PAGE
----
We are proud to report that Library and Archives Canada (LAC) has recently released a new data set on the Canadian Government Open Data portal as part of a First World War collaborative initiative with the Muninn Project. The project involved the partial transcription of the service records of soldiers who served in the Canadian Expeditionary Forces (CEF) during the First World War. LAC provided the digitized service files of 1,000 soldiers while the Munnin Project organized the crowdsourcing for the transcription and data linking of these historical documents. As a pilot project, the scope was limited to a specific medical form—the medical case sheet—which is found in most of the files and which contains information recorded by hospital staff on a specific soldier’s medical history.
The information that has been gathered from the transcriptions represents a spectrum of the types of health issues one would expect to occur in a large group of men. Some of the medical cases are directly related to combat injuries such as gunshot or shell wounds or shell shock. Others are related to the living conditions found in trenches which would increase ailments affecting the respiratory system and the outbreak of diseases such as influenza. A large proportion of the recorded information is just the everyday health issues of the time: toothaches, measles, etc.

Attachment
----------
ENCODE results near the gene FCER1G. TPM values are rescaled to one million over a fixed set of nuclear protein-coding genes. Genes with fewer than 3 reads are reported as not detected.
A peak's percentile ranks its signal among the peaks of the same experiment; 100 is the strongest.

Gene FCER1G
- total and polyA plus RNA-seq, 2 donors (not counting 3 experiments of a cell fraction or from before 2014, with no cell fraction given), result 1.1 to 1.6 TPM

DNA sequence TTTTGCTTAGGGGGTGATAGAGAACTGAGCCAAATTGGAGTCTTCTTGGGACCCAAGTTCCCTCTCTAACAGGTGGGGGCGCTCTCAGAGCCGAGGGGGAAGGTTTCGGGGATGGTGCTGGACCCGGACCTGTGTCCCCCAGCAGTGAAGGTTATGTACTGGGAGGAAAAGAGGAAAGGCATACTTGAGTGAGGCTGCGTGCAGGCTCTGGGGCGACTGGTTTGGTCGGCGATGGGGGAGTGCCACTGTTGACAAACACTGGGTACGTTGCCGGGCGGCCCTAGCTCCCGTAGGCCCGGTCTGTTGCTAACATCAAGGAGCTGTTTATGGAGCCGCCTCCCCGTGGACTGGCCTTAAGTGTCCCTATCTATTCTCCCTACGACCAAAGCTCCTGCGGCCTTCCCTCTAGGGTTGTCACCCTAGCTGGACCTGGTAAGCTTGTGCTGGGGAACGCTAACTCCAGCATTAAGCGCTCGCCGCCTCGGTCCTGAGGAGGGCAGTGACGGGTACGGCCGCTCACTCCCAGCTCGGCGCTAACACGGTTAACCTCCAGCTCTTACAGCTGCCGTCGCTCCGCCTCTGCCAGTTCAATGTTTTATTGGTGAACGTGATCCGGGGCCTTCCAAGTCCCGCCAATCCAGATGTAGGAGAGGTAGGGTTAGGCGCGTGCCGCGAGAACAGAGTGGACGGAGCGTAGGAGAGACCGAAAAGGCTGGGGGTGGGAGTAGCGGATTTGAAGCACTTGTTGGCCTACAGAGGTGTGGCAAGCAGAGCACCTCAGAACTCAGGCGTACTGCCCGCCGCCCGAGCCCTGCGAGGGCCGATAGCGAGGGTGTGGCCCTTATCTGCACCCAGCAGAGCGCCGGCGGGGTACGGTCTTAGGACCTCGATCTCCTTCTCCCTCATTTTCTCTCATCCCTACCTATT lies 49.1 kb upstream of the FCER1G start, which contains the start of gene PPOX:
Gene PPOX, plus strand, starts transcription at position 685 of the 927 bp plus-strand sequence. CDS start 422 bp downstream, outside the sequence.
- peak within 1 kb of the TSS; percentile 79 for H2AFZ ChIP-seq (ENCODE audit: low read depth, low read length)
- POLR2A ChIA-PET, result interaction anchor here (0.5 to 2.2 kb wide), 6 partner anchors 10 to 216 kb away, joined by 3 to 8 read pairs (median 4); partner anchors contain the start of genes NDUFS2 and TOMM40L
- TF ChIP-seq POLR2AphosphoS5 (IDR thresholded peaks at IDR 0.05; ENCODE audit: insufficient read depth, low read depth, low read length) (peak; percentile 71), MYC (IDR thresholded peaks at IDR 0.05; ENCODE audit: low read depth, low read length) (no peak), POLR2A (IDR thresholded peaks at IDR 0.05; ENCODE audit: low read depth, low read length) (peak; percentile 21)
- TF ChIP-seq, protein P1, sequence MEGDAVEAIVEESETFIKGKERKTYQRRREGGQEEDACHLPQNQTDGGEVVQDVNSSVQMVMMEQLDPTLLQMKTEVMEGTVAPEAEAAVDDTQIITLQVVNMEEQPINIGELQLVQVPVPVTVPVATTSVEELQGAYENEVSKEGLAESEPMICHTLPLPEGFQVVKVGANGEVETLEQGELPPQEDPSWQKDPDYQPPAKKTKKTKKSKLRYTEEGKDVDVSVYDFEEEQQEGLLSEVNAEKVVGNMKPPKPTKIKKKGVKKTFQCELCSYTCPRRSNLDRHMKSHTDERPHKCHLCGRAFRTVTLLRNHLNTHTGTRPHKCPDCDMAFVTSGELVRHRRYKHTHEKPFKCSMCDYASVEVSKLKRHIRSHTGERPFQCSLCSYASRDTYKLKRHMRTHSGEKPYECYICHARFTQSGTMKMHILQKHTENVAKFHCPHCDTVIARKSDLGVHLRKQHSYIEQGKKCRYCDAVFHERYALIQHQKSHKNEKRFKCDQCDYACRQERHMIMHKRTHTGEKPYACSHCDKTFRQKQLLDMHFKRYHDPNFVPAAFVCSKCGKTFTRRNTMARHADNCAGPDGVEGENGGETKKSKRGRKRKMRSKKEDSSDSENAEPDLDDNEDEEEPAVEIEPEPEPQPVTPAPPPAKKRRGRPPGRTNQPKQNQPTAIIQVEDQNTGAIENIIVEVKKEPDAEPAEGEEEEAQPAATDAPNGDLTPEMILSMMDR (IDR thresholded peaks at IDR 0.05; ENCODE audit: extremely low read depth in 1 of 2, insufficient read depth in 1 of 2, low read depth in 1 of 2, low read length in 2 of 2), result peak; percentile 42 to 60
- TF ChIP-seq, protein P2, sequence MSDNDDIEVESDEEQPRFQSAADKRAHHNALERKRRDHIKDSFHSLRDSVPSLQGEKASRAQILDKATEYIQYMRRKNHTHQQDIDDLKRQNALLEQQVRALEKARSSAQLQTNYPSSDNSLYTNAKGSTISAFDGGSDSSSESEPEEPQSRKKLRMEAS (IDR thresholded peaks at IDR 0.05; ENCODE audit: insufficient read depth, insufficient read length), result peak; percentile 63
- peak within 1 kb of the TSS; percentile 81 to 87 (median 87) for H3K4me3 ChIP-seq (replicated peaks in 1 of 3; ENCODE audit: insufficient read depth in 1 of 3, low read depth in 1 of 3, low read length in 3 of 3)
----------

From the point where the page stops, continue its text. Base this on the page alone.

To learn more about the information that was gathered from the service files, visit the First World War Linked Open Data project. The raw data is also available on the Canadian Open Data Portal in Linked Open Data and plain text format.
Each month I look to see at how far into the alphabet your transcriptions for this project are. It is coming along nicely and I am looking forward to seeing my grandfather’s records when you hit the “P”s. Good work and thank you so much for doing it.
Sandra Payne Chester
This sounds like a really time-consuming project, and I appreciate all of the efforts being put into making handwritten information more accessible for research. I’m lucky enough to have found the military service records for my grandfather and great uncle already, since our family name comes at the beginning of the alphabet! I’m also grateful to know that 16 records out of the 1,000 mention venereal disease as one of the medical issues the servicemembers suffered from, because now my great uncle’s syphilis reported in his records doesn’t seem so awful.
Mindy Bowen Boenning
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